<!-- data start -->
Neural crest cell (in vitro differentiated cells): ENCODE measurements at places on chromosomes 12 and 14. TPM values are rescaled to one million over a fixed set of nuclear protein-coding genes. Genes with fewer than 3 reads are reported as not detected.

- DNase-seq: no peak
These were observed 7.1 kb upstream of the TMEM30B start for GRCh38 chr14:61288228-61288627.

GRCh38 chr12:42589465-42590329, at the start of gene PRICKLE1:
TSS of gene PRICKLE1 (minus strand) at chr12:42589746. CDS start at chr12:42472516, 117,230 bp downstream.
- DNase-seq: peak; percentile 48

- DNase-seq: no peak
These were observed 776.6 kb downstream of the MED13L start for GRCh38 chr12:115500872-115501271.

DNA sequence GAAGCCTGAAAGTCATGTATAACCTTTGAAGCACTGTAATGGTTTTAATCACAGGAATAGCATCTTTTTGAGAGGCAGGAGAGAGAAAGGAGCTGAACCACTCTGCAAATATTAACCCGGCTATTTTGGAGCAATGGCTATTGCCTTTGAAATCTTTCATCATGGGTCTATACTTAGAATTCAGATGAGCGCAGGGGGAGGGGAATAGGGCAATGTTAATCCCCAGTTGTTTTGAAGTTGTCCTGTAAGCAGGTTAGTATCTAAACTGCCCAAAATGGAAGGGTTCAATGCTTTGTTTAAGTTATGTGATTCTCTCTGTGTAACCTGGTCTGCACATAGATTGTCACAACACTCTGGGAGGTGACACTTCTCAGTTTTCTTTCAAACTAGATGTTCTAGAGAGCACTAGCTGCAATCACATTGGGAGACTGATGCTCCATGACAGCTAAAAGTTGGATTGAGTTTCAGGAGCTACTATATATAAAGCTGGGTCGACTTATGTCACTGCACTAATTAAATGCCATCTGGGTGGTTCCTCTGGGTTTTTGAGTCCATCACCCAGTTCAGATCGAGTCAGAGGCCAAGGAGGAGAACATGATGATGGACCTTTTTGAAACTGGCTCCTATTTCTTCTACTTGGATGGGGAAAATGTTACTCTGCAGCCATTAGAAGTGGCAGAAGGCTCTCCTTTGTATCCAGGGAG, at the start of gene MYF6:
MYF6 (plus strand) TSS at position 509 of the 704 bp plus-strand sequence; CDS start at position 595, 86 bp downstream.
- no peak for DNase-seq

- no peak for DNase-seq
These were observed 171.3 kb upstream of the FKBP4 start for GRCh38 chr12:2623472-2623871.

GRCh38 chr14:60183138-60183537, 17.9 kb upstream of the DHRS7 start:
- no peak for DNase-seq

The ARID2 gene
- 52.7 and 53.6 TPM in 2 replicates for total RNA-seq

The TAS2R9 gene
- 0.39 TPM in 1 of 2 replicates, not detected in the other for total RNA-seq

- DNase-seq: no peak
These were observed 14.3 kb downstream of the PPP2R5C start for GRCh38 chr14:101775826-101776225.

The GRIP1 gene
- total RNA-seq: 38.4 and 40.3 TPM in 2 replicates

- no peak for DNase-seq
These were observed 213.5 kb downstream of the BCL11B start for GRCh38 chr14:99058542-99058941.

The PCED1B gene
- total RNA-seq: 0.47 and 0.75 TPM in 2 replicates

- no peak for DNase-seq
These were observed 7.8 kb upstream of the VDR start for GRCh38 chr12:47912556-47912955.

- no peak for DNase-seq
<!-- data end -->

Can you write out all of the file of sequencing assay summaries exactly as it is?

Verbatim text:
Neural crest cell (in vitro differentiated cells): ENCODE measurements at places on chromosomes 12 and 14. TPM values are rescaled to one million over a fixed set of nuclear protein-coding genes. Genes with fewer than 3 reads are reported as not detected.

- DNase-seq: no peak
These were observed 7.1 kb upstream of the TMEM30B start for GRCh38 chr14:61288228-61288627.

GRCh38 chr12:42589465-42590329, at the start of gene PRICKLE1:
TSS of gene PRICKLE1 (minus strand) at chr12:42589746. CDS start at chr12:42472516, 117,230 bp downstream.
- DNase-seq: peak; percentile 48

- DNase-seq: no peak
These were observed 776.6 kb downstream of the MED13L start for GRCh38 chr12:115500872-115501271.

DNA sequence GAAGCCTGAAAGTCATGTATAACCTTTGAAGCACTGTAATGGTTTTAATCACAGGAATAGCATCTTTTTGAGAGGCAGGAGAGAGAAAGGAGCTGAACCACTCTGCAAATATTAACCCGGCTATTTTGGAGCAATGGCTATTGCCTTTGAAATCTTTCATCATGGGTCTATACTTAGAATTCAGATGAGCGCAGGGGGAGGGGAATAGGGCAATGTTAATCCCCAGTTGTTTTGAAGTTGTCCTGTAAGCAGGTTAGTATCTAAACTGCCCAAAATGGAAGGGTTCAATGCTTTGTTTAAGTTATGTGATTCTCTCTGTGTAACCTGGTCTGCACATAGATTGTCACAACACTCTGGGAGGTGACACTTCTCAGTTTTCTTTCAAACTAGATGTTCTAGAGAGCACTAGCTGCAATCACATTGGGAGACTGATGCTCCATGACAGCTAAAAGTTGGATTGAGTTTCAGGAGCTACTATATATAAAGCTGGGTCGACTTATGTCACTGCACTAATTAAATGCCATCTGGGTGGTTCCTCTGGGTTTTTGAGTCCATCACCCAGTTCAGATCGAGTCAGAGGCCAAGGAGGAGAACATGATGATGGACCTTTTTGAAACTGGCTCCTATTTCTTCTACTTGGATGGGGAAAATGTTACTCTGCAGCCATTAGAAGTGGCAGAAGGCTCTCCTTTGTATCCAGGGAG, at the start of gene MYF6:
MYF6 (plus strand) TSS at position 509 of the 704 bp plus-strand sequence; CDS start at position 595, 86 bp downstream.
- no peak for DNase-seq

- no peak for DNase-seq
These were observed 171.3 kb upstream of the FKBP4 start for GRCh38 chr12:2623472-2623871.

GRCh38 chr14:60183138-60183537, 17.9 kb upstream of the DHRS7 start:
- no peak for DNase-seq

The ARID2 gene
- 52.7 and 53.6 TPM in 2 replicates for total RNA-seq

The TAS2R9 gene
- 0.39 TPM in 1 of 2 replicates, not detected in the other for total RNA-seq

- DNase-seq: no peak
These were observed 14.3 kb downstream of the PPP2R5C start for GRCh38 chr14:101775826-101776225.

The GRIP1 gene
- total RNA-seq: 38.4 and 40.3 TPM in 2 replicates

- no peak for DNase-seq
These were observed 213.5 kb downstream of the BCL11B start for GRCh38 chr14:99058542-99058941.

The PCED1B gene
- total RNA-seq: 0.47 and 0.75 TPM in 2 replicates

- no peak for DNase-seq
These were observed 7.8 kb upstream of the VDR start for GRCh38 chr12:47912556-47912955.

- no peak for DNase-seq